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A Look Inside the Creative Cafes of Tehran

By Arts & Culture

 

 

  • Photograph by Kimia Maleki
    Photograph by Kimia Maleki
  • Photograph by Kimia Maleki
    Photograph by Kimia Maleki
  • Photograph by Kimia Maleki
    Photograph by Kimia Maleki
  • Photograph by Kimia Maleki
    Photograph by Kimia Maleki
  • Photograph by Kimia Maleki
    Photograph by Kimia Maleki
  • Photograph by Kimia Maleki
    Photograph by Kimia Maleki
  • Photograph by Kimia Maleki
    Photograph by Kimia Maleki
  • Photograph by Kimia Maleki
    Photograph by Kimia Maleki

I recently promised myself to not post any food pictures on my Instagram account. Frankly, there are enough pictures taken in cafes by Iranians already. A hashtag #bezan —  literally meaning “hit,” and in slang “eat,” in Persian — has garnered a number of cafe pictures for all to see. Here, however, I want to explore the recent boom of creative cafe spaces in Iran.

About two years ago, cafes started to spring up rapidly around Iran — especially in the country’s capital of Tehran. I took two trips to Iran between August 2015 to December 2015, and was amazed at all the new cafes that opened suddenly over such a short period of time. There is no franchise system in Iran, so all the cafes are started by individuals. Two or three domestic companies like Lamiz Coffee, Raees Coffee and Viuna Cafe are beginning to push their brands, but even they aim to give off creative vibes with unique design inside each of their cafes. In my experience, the service in cafes in Iran is outstanding. Baristas and waiters provide table service, and free wi-fi is always present.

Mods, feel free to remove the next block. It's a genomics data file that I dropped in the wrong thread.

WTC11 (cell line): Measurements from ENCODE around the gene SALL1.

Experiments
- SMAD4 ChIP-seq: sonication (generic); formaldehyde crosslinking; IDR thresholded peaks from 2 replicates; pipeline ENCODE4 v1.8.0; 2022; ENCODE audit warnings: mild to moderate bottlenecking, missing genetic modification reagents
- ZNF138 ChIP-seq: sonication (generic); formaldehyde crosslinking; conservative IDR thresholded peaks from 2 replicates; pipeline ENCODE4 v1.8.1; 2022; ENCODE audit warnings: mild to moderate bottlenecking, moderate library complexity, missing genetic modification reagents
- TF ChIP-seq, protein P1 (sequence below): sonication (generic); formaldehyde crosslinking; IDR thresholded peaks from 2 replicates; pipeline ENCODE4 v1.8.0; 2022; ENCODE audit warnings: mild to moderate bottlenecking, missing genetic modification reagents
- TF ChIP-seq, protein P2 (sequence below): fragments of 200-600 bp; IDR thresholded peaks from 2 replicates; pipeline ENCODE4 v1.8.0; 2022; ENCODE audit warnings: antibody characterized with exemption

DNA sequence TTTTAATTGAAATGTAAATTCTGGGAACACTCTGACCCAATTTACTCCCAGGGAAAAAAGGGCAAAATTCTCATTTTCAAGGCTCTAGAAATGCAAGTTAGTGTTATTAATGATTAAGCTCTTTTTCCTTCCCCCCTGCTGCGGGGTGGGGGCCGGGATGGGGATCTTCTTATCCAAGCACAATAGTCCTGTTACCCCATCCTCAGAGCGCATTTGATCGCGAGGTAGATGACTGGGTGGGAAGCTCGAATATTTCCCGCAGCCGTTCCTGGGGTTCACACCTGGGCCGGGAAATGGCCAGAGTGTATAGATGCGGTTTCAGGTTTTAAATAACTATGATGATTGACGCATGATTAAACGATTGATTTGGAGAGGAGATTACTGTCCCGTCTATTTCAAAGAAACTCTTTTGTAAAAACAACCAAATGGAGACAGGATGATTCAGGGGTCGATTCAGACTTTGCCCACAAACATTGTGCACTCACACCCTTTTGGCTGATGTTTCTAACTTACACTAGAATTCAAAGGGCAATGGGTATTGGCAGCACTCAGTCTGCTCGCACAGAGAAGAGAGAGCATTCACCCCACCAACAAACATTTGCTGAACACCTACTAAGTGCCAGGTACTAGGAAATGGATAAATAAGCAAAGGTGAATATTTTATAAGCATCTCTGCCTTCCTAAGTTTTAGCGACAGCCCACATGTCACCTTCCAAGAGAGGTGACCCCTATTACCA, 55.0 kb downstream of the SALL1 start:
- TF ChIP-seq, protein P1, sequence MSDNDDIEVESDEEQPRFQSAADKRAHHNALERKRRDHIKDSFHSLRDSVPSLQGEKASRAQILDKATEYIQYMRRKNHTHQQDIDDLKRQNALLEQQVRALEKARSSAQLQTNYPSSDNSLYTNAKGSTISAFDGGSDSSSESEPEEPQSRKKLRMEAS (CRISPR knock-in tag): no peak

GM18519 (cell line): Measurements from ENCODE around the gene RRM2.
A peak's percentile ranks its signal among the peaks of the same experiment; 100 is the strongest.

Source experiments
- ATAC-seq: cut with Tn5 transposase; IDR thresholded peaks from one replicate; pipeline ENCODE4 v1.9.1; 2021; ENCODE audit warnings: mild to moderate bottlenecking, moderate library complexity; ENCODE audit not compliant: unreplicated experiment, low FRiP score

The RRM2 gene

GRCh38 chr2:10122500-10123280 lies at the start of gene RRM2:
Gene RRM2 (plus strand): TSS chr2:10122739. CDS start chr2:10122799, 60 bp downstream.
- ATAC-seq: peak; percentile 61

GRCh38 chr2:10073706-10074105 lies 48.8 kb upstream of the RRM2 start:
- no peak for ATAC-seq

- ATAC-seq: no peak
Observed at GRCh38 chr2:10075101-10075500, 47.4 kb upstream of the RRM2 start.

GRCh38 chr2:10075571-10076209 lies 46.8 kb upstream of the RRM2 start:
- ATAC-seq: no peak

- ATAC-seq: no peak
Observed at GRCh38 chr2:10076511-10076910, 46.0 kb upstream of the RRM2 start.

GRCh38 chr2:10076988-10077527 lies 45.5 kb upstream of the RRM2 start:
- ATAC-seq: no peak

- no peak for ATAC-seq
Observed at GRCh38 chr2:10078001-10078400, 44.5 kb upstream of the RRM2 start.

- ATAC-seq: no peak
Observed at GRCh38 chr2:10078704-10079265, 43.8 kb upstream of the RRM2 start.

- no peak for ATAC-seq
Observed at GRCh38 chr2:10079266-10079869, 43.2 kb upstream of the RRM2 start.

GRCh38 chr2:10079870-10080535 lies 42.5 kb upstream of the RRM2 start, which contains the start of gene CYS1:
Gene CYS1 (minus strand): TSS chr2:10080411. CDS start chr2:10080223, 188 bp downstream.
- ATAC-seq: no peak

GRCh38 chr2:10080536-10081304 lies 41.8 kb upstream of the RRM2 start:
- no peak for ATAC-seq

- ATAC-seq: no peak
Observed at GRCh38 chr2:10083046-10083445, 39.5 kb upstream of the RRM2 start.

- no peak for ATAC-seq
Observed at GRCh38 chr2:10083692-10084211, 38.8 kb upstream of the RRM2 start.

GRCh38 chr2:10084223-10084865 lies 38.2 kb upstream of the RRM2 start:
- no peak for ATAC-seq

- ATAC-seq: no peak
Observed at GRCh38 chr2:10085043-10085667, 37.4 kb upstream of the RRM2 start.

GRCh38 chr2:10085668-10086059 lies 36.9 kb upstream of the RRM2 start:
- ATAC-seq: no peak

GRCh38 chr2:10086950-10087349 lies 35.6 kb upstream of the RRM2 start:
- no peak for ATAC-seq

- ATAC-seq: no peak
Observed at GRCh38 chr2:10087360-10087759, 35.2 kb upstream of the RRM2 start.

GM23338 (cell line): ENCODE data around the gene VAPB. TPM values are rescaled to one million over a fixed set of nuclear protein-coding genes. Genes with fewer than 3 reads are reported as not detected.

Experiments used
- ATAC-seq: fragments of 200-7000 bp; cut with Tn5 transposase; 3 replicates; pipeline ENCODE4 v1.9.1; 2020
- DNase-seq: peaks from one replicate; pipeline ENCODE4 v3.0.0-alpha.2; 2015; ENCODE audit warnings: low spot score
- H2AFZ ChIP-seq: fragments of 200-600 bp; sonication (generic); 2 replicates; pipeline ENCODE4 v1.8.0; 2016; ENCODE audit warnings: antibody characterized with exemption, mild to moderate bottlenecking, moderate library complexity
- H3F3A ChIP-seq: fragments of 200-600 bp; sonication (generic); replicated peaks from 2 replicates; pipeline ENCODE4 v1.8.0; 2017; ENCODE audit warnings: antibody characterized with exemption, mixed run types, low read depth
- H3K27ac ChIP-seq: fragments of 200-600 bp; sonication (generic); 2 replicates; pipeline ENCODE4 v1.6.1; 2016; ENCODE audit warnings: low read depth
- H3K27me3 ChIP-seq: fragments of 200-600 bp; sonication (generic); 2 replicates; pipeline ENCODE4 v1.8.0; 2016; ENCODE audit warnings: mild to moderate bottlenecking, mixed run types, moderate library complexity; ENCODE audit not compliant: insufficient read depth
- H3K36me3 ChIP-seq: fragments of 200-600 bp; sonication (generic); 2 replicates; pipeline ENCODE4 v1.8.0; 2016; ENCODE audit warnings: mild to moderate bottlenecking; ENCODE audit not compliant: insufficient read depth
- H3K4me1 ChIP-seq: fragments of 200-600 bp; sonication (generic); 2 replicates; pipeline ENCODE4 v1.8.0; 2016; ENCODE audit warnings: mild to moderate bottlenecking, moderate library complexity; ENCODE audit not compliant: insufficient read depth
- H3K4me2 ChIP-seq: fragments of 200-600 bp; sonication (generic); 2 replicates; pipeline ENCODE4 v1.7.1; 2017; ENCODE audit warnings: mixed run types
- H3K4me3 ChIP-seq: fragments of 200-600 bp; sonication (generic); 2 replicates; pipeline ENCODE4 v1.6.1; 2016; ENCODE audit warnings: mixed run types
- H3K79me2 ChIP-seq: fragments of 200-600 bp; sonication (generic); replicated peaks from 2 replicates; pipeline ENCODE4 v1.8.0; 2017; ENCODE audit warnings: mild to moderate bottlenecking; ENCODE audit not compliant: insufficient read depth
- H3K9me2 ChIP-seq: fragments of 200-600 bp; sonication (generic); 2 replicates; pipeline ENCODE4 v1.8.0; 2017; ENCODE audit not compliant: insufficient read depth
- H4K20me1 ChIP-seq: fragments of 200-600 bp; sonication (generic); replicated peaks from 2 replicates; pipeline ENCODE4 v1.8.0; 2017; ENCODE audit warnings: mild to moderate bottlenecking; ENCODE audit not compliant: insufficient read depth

Modern coffee shops in Iran have grown into popular places to socialize. Several years ago, Iranian schoolmates had to gather in someone’s home; now, young people meet up at these coffee shops, which are located mostly in central and northern Tehran. Groups are almost always young people, and they are sometimes religious. Coffee shops are places where boys and girls can meet freely. Smoking and live music are usually allowed. This signifies a major change for Iran, which has seen stricter restrictions in the past.

Cafe menus offer everything from Italian espresso to local herbal tea. Iranian young people are beginning to meet up for brunch, too — a meal so Western it hadn’t made its way to the country a few years ago. Personally, I really need an incentive to wake up early on Friday mornings (the weekend officially starts on Friday in Tehran). Brunch is so popular that sometimes you have to call ahead to make a reservation to ensure a seat in one of these busy cafes on weekend afternoons.

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